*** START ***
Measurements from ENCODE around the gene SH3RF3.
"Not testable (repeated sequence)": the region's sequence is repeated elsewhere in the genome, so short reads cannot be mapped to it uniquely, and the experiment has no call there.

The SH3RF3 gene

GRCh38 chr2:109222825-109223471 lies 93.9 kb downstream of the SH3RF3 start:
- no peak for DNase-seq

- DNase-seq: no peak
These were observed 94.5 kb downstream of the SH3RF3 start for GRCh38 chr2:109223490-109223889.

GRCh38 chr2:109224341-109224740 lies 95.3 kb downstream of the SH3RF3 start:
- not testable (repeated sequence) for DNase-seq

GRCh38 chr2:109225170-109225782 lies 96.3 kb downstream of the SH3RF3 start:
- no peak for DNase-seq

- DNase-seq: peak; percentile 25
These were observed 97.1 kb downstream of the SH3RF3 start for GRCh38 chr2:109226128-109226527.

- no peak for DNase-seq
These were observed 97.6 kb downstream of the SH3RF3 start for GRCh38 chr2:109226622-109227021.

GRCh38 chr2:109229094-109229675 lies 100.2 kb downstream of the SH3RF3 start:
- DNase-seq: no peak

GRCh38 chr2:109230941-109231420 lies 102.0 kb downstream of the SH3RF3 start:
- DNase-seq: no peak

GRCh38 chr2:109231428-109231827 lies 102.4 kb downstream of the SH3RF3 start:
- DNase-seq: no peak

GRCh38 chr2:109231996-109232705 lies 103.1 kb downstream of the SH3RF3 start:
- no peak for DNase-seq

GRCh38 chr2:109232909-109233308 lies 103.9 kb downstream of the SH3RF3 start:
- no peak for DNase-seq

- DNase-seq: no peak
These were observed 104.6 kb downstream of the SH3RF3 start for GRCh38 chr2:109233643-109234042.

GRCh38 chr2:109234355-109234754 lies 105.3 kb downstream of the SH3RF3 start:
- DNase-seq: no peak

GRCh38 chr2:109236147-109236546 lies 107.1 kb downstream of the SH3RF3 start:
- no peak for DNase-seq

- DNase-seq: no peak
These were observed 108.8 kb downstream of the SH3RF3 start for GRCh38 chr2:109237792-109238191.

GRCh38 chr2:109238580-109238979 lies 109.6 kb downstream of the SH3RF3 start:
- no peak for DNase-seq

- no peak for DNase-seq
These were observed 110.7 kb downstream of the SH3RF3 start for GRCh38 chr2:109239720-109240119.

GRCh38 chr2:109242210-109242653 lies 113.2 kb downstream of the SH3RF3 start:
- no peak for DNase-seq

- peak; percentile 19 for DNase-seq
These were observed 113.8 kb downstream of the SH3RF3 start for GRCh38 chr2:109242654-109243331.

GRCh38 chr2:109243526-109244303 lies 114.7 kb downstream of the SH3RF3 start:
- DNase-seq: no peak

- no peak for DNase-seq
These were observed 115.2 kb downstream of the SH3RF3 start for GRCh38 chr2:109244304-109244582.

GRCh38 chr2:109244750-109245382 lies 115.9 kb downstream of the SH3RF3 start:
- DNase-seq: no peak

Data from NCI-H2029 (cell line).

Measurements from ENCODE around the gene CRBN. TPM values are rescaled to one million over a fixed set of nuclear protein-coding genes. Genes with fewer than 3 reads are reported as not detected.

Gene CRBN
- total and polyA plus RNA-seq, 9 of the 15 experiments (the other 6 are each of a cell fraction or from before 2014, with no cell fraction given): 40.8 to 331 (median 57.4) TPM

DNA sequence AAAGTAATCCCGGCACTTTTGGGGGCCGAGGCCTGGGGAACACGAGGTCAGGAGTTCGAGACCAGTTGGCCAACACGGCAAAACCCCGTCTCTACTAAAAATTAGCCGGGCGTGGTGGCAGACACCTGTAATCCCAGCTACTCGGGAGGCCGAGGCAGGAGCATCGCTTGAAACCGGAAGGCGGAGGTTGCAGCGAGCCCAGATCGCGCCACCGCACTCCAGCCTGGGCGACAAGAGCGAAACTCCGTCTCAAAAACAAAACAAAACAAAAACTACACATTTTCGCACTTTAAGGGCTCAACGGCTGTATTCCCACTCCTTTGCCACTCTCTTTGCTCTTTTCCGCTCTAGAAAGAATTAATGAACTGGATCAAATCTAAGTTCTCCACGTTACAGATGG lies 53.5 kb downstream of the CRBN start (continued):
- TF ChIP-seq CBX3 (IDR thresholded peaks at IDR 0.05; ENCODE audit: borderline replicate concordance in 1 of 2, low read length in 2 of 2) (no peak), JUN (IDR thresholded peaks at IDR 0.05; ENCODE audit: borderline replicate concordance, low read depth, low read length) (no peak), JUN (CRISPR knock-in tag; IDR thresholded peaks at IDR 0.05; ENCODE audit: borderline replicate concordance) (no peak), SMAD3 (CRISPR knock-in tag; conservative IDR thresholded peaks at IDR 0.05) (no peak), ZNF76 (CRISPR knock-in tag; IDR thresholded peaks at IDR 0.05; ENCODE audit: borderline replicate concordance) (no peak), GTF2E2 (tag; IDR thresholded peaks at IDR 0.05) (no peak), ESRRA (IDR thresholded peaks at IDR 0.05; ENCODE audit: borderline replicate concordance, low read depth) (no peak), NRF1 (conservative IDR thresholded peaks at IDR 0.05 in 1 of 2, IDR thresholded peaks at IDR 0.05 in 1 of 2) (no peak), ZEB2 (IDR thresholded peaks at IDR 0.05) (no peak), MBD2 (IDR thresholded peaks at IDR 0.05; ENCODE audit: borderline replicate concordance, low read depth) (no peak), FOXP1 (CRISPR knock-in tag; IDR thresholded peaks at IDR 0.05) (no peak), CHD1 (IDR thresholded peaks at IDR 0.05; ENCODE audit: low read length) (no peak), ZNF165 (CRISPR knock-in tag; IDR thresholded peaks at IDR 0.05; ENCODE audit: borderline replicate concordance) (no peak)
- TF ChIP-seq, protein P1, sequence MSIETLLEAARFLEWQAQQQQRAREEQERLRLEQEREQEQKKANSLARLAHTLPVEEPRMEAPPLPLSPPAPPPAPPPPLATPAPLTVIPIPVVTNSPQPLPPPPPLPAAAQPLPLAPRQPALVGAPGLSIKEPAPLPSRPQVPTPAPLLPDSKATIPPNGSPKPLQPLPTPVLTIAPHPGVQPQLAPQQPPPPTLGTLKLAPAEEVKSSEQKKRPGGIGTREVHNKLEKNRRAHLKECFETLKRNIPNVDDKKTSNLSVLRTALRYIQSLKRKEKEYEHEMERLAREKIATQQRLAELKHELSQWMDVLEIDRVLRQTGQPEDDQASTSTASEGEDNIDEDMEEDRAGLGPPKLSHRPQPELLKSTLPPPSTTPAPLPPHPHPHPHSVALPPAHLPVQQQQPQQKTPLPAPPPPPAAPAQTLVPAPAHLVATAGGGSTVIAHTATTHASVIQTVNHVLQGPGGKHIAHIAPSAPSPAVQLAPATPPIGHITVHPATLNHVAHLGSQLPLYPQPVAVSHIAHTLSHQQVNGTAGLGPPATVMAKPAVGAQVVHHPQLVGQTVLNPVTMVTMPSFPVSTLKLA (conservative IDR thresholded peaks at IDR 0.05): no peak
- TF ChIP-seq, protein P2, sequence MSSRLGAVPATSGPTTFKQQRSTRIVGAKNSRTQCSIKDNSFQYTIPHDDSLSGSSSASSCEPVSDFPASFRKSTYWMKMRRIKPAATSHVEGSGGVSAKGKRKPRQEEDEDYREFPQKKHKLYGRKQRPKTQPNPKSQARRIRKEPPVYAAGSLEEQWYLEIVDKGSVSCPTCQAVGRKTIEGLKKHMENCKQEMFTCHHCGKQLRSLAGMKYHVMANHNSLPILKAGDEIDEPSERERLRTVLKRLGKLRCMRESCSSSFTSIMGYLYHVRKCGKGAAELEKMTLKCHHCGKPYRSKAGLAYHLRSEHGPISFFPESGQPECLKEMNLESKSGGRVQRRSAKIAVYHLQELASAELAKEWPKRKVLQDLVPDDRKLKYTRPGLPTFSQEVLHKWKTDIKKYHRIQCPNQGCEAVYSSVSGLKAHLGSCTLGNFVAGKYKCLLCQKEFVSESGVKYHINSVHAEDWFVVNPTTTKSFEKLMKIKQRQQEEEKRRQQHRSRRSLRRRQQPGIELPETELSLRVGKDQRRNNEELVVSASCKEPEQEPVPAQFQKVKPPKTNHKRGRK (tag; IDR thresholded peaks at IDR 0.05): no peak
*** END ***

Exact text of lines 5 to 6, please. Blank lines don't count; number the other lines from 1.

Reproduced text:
- no peak for DNase-seq

- DNase-seq: no peak